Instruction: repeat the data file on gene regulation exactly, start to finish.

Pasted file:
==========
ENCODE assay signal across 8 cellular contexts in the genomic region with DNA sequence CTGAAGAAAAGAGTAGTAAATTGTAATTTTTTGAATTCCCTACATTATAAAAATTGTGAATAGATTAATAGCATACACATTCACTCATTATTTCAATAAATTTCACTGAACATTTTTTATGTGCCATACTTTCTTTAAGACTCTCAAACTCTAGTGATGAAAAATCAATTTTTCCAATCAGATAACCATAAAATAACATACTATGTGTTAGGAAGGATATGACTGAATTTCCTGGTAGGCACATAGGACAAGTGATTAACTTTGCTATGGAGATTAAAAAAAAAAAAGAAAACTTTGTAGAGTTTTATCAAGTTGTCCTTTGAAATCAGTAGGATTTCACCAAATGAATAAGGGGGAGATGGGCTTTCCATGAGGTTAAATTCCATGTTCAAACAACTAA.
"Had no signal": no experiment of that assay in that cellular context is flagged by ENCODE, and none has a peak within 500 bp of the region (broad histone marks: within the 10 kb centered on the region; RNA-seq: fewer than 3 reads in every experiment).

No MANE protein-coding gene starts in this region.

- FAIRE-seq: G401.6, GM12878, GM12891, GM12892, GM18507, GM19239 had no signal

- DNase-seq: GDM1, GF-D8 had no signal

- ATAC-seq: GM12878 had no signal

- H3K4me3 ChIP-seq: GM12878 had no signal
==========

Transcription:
ENCODE assay signal across 8 cellular contexts in the genomic region with DNA sequence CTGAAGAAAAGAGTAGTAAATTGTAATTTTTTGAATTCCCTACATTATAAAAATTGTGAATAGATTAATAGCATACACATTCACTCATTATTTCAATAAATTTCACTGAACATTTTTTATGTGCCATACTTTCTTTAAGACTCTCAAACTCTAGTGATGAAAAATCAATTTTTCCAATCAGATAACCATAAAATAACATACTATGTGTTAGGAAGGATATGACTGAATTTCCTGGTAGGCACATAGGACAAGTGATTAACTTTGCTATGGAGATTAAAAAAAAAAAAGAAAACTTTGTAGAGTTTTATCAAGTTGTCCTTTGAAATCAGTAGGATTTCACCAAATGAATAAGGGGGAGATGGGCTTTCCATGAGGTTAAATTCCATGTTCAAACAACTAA.
"Had no signal": no experiment of that assay in that cellular context is flagged by ENCODE, and none has a peak within 500 bp of the region (broad histone marks: within the 10 kb centered on the region; RNA-seq: fewer than 3 reads in every experiment).

No MANE protein-coding gene starts in this region.

- FAIRE-seq: G401.6, GM12878, GM12891, GM12892, GM18507, GM19239 had no signal

- DNase-seq: GDM1, GF-D8 had no signal

- ATAC-seq: GM12878 had no signal

- H3K4me3 ChIP-seq: GM12878 had no signal